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Jan 19

Taking the measure of Congress

I am rushing to meet a deadline, and so will not comment on today’s events until tomorrow. However, I am posting this article, which I co-wrote with Teddyboy Locsin some years ago, because it focuses attention on Congress: of which, the Senate is now enjoying center stage, even as the House plots to abolish it.

The Philippine Congress
By Manuel L. Quezon III and Teodoro Locsin Jr.

THE story of the Filipino nation and people is inextricably intertwined with their love-hate relationship with their legislatures. Under Spain, moderate Filipino reformists pined for representation in the Spanish Cortes. When they threw off Spanish rule, they nonetheless modeled their bourgeois congress in Malolos after it.

Under America, we aspired, first, for representation in a lower house and then flexed our political muscles by adopting a bicameral legislature to counteract the American executive. These legislatures, we loved. Tyrant rulers from the Japanese to Ferdinand Marcos, who was also corrupt, and corrupt but genuinely democratic rulers have used rubberstamp national assemblies to decorate their regimes and advance their personal or partisan interests; these legislatures we hated. And that about accounts for all the legislatures we have had.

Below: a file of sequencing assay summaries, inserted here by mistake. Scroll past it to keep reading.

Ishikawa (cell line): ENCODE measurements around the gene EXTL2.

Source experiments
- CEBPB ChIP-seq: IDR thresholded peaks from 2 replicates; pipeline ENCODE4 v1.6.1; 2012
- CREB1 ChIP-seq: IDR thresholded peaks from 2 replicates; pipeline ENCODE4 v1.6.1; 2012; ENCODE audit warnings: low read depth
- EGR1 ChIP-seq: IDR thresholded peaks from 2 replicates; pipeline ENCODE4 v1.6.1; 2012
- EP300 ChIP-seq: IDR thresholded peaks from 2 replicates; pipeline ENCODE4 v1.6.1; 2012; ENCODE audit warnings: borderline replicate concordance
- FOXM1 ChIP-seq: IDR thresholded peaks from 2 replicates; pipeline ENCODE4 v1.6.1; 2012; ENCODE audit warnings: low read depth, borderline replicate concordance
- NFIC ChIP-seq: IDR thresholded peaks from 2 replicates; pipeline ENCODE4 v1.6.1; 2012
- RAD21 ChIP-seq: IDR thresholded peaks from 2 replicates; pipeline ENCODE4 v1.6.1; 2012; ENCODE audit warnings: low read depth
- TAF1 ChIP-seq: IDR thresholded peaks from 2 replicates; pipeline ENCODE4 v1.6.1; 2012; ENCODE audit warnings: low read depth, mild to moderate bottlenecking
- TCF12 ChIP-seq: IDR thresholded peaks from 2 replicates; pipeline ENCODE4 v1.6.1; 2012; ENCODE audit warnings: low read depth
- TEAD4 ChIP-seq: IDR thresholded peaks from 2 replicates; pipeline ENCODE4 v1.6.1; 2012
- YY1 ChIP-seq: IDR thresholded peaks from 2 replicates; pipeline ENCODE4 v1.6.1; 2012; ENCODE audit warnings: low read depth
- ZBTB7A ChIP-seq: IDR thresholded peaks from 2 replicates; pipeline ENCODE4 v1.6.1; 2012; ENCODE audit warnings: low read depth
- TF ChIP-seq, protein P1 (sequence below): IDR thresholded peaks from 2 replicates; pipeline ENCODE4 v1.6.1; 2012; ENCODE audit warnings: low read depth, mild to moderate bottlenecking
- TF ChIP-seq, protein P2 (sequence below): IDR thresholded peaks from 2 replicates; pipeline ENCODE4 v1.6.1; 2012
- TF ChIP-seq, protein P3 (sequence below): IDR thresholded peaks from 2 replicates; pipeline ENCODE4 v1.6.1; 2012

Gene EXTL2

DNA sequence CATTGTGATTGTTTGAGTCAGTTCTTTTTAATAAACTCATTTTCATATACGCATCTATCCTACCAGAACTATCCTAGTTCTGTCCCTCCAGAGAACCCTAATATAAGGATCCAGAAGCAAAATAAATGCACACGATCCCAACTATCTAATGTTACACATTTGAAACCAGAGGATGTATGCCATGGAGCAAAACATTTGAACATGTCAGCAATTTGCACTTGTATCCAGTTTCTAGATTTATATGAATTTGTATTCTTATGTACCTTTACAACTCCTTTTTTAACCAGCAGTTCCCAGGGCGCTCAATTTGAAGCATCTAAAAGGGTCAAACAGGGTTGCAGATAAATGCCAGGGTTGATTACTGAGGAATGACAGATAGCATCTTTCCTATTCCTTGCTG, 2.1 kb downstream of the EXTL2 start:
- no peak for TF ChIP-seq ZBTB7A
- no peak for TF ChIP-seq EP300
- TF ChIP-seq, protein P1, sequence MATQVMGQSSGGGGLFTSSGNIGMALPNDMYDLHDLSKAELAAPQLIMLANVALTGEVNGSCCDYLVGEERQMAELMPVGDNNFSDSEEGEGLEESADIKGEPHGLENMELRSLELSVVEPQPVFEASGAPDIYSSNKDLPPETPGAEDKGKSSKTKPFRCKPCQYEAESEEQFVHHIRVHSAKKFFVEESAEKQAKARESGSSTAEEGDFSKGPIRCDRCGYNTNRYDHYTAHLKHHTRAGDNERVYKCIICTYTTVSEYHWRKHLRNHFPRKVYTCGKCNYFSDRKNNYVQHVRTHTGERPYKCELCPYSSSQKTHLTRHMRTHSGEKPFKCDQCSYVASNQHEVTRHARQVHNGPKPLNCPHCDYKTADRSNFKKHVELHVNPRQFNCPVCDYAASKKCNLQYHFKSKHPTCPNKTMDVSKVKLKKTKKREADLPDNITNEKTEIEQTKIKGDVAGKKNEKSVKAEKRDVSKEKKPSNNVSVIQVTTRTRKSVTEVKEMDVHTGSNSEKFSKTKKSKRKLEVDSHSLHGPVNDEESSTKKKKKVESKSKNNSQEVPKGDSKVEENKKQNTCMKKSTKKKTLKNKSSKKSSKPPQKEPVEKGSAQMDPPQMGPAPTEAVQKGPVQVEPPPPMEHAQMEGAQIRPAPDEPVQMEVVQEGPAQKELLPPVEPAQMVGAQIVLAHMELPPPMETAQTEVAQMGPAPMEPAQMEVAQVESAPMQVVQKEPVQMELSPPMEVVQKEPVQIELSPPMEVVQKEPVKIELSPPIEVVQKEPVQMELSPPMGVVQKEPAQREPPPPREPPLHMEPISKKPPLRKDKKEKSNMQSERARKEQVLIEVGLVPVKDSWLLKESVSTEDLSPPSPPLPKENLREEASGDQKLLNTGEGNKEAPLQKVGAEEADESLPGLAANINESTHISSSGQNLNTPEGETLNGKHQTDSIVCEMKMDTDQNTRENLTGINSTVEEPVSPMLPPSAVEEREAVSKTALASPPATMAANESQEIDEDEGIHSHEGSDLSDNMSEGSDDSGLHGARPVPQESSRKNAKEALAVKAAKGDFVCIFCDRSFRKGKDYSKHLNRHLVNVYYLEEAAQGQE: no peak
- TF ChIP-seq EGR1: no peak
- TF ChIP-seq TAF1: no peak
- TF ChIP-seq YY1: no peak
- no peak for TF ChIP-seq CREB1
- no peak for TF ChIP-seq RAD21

We have measured our democratic maturity by the transformation of a unicameral assembly under the Commonwealth into the bicameral Congress of our unfortunate Republic: legislatures we loved to deride yet sought to restore when they vanished because the redeeming few unquestionably patriotic leaders we have had came from there. Benigno Aquino, Jr. and Jose Diokno, to name just the most recent.

Conquerors and constitutions have come and gone, and yet the ultimate aspiration of the Filipino people remains the same: to express their nationhood by means of a legislature, which betrays instinctively correct sense of checks and balance and John Locke’s assertion that the first principle of political organization is that no man may be judge in his cause. Put simply no one can be trusted to be judge and jury or president and congress all in one.

The catalog of legislatures, for those who didn’t pay attention to their teachers in school, may be given short shrift.

Token representation in foreign legislatures, twice: in the Spanish Cortes (when liberal and anticlerical forces held brief sway in Spain) and in the United States Congress (where we could send resident commissioners to the lower house to talk but not vote from 1907 to 1946).

Appointive legislatures thrice: the Malolos Congress; the Philippine Commission from 1901 to 1916 (with an elective lower house, called the Assembly, from 1907-1916); during the Japanese occupation from 1943-44.

We have experienced unicameralism twice, under the Commonwealth from 1935 to 1941 and during martial law with the farcical Batasan Pambansa from 1978-86, where our politicians got the first and addictive taste of parliamentarism nonetheless; certainly its most flavorful feature which is the combination of the appropriation and the spending power. In other words, they could write their own shopping list and spend our money as they pleased though their pleasure was somewhat restrained by an overbearing president-for-life who used the prime minister out of parliament as his footstool.